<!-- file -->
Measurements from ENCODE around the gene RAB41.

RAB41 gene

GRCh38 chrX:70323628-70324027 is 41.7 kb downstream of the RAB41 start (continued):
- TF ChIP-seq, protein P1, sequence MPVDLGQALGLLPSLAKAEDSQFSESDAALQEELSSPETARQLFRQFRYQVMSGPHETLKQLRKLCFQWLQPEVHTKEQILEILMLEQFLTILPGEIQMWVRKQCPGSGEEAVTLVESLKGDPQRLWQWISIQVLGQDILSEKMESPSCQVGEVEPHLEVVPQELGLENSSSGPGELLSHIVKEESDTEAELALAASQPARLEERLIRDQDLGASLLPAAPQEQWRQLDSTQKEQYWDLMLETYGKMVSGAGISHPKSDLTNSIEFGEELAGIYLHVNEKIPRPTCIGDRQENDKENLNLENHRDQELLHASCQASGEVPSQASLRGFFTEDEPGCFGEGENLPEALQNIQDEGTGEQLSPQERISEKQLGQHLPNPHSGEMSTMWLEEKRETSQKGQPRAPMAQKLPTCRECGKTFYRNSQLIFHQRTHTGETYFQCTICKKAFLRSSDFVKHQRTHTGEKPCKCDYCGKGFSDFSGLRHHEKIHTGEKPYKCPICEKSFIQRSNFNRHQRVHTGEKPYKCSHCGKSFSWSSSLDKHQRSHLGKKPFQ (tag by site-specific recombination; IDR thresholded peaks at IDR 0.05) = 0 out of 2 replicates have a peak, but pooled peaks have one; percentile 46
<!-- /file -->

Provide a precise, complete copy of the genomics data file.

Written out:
Measurements from ENCODE around the gene RAB41.

RAB41 gene

GRCh38 chrX:70323628-70324027 is 41.7 kb downstream of the RAB41 start (continued):
- TF ChIP-seq, protein P1, sequence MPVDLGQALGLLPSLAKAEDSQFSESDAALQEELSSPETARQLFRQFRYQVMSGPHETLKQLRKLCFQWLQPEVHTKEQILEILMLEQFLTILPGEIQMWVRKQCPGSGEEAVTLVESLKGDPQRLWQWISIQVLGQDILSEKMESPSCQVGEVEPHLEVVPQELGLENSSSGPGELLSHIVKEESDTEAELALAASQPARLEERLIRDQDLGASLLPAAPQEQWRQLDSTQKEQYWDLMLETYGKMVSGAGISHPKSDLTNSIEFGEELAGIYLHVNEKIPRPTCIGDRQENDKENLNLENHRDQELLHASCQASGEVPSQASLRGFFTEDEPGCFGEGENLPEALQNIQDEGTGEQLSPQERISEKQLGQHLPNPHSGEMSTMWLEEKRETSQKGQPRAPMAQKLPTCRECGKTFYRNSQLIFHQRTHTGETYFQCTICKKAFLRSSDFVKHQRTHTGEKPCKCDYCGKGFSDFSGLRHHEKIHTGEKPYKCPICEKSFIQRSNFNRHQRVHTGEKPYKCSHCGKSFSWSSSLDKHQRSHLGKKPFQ (tag by site-specific recombination; IDR thresholded peaks at IDR 0.05) = 0 out of 2 replicates have a peak, but pooled peaks have one; percentile 46